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The significance of recent and short pluviometric time series for the assessment of flood hazard in the context of climate change: examples from some sample basins of the Adriatic Central Italy

1 University of Camerino, School of Science and Technology-Geology Division, Via Gentile III da Varano, Camerino (MC) 62032, Italy
2 Consorzio di Bonifica delle Marche, Sede Legale Via Guidi, 39, 61121 Pesaro, Italy

Special Issues: Socio-Natural Disasters and Vulnerability Reduction in the territorial ecosystems

Numerical hydrological models are increasingly a fundamental tool for the analysis of floods in a river basin. If used for predictive purposes, the choice of the “design storm” to be applied, once set other variables (as basin geometry, land use, etc.), becomes fundamental.
All the statistical methods currently adopted to calculate the design storm, suggest the use of long rainfall series (at least 40–50 years). On the other hand, the increasingly high frequency of intense events (rainfalls and floods) in the last twenty years, also as a result of the ongoing climate change, testify to the need for a critical analysis of the statistical significance of these methods.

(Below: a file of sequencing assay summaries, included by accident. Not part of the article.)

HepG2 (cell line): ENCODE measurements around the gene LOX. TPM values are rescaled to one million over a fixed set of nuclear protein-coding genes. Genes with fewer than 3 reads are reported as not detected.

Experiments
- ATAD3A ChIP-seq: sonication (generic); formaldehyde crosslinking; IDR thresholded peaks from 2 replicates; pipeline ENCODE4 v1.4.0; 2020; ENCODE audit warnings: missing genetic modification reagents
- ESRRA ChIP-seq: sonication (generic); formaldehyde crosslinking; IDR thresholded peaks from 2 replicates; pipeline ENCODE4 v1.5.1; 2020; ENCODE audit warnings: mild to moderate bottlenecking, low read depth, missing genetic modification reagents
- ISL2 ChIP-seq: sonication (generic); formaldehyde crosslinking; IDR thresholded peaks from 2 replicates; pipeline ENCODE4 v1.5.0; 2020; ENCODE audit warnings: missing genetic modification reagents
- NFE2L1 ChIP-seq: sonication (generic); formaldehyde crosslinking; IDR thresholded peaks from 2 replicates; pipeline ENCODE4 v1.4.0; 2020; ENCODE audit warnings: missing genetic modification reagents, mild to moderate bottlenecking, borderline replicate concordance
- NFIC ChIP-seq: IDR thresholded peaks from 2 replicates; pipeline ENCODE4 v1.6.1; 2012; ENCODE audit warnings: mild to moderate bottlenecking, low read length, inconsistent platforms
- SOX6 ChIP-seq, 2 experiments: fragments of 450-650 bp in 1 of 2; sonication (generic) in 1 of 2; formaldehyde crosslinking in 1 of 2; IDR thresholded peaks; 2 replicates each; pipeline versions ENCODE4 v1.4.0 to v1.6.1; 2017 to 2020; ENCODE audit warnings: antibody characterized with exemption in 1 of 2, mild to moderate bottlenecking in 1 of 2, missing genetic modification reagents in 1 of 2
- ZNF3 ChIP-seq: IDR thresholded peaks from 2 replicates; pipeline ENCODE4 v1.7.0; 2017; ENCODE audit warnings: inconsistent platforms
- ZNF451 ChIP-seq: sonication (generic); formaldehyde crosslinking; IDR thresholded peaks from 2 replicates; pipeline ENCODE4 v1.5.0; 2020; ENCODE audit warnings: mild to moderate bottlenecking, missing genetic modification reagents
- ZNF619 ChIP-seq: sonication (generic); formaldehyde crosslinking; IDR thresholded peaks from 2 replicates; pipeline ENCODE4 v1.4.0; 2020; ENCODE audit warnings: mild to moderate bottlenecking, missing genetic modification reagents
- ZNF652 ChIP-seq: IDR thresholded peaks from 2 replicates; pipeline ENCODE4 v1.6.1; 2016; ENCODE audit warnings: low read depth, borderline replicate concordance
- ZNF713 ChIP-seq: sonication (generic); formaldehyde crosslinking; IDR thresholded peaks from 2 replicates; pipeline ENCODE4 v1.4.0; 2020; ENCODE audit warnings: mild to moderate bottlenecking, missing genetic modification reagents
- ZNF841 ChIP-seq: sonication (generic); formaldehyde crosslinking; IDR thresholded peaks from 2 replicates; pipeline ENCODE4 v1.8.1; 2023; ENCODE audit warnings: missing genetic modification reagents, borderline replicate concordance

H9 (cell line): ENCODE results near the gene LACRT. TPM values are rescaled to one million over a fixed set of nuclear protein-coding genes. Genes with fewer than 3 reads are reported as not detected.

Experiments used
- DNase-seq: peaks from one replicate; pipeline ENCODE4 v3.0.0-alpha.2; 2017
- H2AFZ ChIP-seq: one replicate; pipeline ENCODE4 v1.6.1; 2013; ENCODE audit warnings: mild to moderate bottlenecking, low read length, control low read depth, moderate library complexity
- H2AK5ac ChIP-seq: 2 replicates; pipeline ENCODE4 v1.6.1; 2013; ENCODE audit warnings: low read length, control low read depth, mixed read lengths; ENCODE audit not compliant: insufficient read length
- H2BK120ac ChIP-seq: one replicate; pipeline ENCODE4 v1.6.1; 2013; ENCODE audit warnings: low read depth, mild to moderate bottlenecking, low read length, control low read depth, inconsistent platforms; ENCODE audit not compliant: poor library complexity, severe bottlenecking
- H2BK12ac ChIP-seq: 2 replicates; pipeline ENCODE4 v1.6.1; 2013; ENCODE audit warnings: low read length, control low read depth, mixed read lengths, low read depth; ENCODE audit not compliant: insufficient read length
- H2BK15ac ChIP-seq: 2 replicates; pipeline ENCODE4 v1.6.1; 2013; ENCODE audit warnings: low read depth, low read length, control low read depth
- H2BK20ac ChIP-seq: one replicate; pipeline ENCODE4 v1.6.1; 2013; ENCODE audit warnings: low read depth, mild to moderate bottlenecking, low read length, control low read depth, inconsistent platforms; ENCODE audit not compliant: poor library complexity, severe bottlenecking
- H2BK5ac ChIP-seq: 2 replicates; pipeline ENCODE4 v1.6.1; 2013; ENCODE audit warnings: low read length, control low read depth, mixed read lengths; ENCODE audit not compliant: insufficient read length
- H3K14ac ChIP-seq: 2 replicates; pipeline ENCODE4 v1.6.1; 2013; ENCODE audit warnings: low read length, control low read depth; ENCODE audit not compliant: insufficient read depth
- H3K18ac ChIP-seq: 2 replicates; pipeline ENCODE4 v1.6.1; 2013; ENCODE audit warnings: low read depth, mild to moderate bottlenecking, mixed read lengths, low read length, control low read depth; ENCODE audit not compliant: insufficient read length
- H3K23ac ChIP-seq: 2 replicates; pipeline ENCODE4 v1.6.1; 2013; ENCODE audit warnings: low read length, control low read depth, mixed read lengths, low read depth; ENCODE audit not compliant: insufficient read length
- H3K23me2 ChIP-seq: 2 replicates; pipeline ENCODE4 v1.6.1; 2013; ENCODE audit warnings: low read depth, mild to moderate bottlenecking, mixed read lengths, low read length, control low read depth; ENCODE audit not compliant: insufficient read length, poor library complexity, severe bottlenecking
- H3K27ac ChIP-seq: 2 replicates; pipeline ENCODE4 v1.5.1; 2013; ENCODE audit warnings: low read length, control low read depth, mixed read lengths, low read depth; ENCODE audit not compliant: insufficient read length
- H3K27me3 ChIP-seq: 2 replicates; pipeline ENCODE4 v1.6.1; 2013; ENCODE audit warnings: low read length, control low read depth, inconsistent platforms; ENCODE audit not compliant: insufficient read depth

The present work, by applying the Gumbel distribution (Generalized Extreme Value Type-I distribution) on two rainfall series (1951–2018 and 1998–2018) coming from the same rain gauges and the “Chicago Method” for the calculation of the design storm, highlights how the choice of the series may influence the formation of flood events.
More in particular, the comparison of different hydrological models, generated using HEC-HMS software on three sample basins of the Adriatic side of central Italy, shows that the use of shorter and recent rainfall series results in a generally higher runoff, mostly in case of events with a return time equal or higher than 100 years.
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© 2019 the Author(s), licensee AIMS Press. This is an open access article distributed under the terms of the Creative Commons Attribution Licese (http://creativecommons.org/licenses/by/4.0)

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